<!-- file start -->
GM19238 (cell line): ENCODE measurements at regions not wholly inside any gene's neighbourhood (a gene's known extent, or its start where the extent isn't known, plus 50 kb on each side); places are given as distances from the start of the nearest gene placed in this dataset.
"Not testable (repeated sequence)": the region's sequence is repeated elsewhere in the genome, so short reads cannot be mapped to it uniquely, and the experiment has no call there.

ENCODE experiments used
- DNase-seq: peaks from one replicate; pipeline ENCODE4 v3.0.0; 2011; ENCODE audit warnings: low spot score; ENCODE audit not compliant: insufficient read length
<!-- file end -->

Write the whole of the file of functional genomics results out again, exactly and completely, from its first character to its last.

GM19238 (cell line): ENCODE measurements at regions not wholly inside any gene's neighbourhood (a gene's known extent, or its start where the extent isn't known, plus 50 kb on each side); places are given as distances from the start of the nearest gene placed in this dataset.
"Not testable (repeated sequence)": the region's sequence is repeated elsewhere in the genome, so short reads cannot be mapped to it uniquely, and the experiment has no call there.

ENCODE experiments used
- DNase-seq: peaks from one replicate; pipeline ENCODE4 v3.0.0; 2011; ENCODE audit warnings: low spot score; ENCODE audit not compliant: insufficient read length